In an unprecedented move, Russia’s Supreme Court has ruled that the so-called “international LGBT movement” is an “extreme organisation.” In a closed hearing on 30 November, the top court ruled in favour of the Justice Ministry’s lawsuit that claimed the “LGBT movement” had incited social and religious discord.
Russian criminal law currently states that participating in, or financing an extremist organisation is punishable by up to 12 years imprisonment.
Even displaying such “extremist” symbols can lead an individual to face up to 15 days in a detention centre or up to four years in prison for continued presentation of one.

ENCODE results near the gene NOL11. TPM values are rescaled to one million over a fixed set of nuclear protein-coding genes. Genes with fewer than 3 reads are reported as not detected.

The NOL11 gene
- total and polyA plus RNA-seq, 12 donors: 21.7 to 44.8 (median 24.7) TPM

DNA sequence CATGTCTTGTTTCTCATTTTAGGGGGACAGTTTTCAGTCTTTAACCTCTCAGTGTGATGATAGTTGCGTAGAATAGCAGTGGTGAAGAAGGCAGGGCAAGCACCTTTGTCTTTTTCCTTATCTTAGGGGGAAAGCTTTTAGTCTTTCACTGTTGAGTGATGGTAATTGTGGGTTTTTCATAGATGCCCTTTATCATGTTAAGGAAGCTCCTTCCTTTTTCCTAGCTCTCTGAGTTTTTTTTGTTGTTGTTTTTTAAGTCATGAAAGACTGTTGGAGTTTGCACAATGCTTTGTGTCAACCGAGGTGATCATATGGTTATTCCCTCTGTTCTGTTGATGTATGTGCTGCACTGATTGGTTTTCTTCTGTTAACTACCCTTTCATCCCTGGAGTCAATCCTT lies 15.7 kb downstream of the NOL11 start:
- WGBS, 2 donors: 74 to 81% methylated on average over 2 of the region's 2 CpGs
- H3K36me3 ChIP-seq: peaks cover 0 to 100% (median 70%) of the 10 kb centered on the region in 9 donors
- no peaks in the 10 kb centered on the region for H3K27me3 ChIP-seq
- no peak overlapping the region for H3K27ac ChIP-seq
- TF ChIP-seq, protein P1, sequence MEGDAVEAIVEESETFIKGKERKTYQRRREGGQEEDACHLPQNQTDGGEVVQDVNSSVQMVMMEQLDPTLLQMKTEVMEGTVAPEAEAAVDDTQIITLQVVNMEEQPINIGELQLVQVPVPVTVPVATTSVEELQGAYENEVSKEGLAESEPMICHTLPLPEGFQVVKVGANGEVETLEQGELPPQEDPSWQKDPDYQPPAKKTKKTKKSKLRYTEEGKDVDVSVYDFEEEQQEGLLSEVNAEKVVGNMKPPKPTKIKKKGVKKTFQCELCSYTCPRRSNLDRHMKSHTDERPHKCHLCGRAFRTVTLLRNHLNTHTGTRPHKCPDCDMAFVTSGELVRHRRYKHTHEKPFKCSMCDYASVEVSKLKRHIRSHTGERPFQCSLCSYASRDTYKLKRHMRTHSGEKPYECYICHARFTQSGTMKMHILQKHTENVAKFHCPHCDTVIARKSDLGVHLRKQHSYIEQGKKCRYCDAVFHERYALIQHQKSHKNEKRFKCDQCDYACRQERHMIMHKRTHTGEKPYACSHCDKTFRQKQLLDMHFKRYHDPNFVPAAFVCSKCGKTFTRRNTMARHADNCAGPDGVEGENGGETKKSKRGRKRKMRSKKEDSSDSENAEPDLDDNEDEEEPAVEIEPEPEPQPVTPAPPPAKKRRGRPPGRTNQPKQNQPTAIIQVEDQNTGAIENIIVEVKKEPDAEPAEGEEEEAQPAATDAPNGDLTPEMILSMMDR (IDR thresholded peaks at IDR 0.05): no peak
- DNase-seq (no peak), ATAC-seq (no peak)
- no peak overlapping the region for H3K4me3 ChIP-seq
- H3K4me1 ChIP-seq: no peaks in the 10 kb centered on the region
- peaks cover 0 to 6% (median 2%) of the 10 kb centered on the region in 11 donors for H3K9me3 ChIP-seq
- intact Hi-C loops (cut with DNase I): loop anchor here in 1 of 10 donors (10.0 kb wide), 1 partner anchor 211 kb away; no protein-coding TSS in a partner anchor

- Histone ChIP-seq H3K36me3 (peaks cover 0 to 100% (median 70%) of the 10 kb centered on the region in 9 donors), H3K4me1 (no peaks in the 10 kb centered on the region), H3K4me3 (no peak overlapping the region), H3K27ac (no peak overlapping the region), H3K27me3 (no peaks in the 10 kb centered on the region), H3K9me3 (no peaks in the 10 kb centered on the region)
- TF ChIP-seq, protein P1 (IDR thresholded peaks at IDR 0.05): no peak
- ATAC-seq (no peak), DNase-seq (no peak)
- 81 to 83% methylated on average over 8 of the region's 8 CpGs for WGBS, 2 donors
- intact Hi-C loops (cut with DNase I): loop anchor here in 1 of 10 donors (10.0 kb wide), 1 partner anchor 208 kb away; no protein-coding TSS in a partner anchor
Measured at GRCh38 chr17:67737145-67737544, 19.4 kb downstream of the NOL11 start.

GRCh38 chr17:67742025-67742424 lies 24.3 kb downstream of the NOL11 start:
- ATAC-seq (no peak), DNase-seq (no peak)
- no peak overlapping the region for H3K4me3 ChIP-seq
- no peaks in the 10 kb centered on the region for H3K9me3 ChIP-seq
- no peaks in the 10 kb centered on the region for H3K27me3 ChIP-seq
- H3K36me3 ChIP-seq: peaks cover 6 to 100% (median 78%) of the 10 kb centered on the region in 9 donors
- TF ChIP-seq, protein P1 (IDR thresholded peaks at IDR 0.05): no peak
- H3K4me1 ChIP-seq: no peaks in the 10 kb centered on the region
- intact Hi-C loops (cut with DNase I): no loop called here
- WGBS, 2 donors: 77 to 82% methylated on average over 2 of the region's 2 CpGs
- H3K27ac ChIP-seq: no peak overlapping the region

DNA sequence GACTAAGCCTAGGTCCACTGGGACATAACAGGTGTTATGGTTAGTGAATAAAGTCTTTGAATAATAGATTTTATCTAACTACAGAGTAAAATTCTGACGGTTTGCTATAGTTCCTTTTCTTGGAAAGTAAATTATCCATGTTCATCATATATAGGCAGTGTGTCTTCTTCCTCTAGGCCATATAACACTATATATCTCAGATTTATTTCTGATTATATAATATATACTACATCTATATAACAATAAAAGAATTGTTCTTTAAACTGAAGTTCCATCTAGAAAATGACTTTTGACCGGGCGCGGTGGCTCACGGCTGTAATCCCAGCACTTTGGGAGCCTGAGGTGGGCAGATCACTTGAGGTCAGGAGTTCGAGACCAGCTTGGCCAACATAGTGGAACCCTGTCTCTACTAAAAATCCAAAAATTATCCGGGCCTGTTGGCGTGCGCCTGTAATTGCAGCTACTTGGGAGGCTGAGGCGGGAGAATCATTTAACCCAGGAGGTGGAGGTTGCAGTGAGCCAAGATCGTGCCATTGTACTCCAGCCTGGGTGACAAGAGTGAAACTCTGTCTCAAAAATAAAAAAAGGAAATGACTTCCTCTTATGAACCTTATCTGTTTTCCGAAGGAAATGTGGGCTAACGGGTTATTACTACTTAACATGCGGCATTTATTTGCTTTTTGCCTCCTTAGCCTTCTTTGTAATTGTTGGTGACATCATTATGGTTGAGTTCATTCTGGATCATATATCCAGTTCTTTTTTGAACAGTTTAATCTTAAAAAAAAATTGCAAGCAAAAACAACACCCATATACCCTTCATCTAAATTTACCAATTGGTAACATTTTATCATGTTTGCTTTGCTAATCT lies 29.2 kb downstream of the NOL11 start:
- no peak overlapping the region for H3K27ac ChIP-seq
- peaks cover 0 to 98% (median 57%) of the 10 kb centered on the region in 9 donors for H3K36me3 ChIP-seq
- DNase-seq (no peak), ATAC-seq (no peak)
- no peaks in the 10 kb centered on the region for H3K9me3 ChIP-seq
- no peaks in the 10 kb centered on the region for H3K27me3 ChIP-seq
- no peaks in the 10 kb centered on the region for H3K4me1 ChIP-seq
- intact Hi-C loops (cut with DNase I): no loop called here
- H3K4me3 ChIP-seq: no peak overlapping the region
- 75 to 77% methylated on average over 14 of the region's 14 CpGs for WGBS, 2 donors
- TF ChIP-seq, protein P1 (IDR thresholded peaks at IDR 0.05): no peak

Those individuals who are suspected of being involved in extremist activities can be added to a list and have their bank accounts frozen. “The authorities move apparently serves a dual purpose” Tanya Lokshina, associate Europe and Central Asia director of Human Rights Watch, highlighted that “the authorities move apparently serves a dual purpose.” She continued: “It is meant to increase the scapegoating of LGBT people to appeal to the Kremlin’s conservative supporters before the March 2024 presidential vote and to paralyse the work of rights groups countering discrimination and supporting LGBT people.” READ MORE: Putin signs some of world’s harshest anti-trans legislation into Russian law The decision comes just two days after (28 November) seven prominent Russian rights groups said that a decision to support the Justice Ministry’s lawsuit would be discriminatory and violate countless rights.